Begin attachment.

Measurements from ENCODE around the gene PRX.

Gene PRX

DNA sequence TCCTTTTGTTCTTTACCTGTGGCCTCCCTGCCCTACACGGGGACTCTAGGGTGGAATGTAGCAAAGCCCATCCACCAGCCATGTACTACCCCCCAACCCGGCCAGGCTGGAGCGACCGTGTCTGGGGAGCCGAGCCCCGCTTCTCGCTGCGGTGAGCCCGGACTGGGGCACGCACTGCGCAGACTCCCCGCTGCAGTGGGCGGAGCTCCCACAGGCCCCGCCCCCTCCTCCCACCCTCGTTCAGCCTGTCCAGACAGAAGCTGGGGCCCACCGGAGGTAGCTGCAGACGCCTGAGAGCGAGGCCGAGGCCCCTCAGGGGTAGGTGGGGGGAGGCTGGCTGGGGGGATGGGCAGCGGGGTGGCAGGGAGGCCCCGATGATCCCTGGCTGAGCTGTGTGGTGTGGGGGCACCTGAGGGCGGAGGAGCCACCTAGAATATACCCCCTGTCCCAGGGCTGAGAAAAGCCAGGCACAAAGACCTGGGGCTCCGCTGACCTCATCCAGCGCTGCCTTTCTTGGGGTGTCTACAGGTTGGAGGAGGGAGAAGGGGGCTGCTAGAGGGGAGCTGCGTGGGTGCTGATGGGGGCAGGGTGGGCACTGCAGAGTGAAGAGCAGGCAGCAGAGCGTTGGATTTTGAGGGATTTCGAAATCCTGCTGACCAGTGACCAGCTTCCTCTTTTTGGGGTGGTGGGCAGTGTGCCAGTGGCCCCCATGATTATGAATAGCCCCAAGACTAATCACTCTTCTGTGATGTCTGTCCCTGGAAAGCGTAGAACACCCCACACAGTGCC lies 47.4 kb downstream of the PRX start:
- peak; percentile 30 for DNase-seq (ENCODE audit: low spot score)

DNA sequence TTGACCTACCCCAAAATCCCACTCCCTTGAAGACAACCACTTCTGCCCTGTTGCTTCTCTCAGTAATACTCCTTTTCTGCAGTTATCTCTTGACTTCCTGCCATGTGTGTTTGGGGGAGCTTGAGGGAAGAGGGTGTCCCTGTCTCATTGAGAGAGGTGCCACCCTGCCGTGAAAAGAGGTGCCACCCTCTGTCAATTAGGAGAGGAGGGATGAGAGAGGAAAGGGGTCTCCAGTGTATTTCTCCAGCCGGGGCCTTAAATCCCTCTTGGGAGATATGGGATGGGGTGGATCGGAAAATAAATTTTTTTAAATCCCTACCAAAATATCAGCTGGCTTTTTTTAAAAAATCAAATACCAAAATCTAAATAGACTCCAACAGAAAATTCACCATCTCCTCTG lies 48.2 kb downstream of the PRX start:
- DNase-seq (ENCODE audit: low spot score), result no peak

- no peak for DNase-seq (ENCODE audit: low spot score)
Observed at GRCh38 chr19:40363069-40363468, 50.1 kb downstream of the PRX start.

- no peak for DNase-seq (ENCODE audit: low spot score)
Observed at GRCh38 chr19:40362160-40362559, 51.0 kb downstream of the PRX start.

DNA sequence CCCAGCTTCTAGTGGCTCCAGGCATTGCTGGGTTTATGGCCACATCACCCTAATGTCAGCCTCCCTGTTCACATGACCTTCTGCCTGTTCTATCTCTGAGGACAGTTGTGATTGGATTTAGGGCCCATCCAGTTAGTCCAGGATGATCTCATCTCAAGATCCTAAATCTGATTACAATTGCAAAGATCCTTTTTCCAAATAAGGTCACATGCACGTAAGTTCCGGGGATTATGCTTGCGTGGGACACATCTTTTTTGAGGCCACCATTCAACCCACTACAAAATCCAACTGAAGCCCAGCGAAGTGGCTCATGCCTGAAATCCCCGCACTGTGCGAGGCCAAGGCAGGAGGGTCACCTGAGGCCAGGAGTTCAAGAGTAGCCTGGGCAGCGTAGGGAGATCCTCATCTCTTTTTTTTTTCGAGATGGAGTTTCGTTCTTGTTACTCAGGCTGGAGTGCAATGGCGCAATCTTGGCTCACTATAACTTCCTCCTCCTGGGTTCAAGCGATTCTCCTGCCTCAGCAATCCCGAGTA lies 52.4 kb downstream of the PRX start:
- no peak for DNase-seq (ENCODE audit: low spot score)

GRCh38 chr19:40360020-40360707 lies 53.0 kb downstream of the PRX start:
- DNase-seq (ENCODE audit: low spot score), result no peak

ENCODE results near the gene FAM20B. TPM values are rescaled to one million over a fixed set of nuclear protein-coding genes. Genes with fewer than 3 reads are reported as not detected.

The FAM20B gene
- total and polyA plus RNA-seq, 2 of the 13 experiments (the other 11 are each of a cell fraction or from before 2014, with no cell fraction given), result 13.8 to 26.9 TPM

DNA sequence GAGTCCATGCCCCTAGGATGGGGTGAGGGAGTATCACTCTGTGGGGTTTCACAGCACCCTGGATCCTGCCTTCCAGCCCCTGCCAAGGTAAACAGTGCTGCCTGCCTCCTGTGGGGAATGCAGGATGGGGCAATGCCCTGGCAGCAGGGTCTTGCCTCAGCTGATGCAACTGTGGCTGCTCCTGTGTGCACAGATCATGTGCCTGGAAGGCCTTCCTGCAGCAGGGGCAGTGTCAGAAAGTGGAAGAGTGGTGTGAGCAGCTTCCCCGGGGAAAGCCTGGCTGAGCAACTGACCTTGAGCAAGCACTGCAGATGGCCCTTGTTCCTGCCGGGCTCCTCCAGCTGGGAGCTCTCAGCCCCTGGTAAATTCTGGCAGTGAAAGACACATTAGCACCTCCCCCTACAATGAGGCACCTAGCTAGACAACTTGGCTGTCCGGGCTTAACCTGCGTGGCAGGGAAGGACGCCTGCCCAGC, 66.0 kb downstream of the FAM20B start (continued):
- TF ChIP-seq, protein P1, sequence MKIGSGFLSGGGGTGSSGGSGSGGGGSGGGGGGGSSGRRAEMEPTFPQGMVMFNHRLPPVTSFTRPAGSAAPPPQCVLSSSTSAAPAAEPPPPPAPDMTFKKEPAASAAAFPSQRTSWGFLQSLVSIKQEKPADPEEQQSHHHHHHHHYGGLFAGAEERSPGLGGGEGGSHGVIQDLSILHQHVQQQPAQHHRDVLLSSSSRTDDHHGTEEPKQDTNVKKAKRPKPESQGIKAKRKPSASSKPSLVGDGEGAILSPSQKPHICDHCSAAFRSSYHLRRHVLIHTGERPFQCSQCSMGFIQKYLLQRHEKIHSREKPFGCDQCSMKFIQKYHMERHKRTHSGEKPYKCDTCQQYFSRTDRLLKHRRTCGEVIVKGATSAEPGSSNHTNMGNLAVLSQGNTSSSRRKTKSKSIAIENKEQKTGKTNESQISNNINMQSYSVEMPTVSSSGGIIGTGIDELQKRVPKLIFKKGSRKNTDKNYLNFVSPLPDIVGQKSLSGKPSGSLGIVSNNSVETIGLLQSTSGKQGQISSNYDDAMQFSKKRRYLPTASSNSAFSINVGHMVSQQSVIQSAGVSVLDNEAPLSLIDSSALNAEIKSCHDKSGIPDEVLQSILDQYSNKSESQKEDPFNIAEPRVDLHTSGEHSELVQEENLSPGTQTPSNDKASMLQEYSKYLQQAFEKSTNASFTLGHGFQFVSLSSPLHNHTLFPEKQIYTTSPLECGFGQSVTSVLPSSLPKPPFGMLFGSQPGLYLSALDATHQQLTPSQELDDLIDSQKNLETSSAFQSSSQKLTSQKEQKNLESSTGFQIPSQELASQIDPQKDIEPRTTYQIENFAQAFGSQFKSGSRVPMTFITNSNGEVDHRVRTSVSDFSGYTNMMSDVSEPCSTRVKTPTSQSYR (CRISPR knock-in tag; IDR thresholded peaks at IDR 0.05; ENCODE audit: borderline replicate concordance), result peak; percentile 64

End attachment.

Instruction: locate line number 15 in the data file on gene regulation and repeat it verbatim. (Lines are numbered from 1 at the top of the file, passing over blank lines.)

ENCODE results near the gene FAM20B. TPM values are rescaled to one million over a fixed set of nuclear protein-coding genes. Genes with fewer than 3 reads are reported as not detected.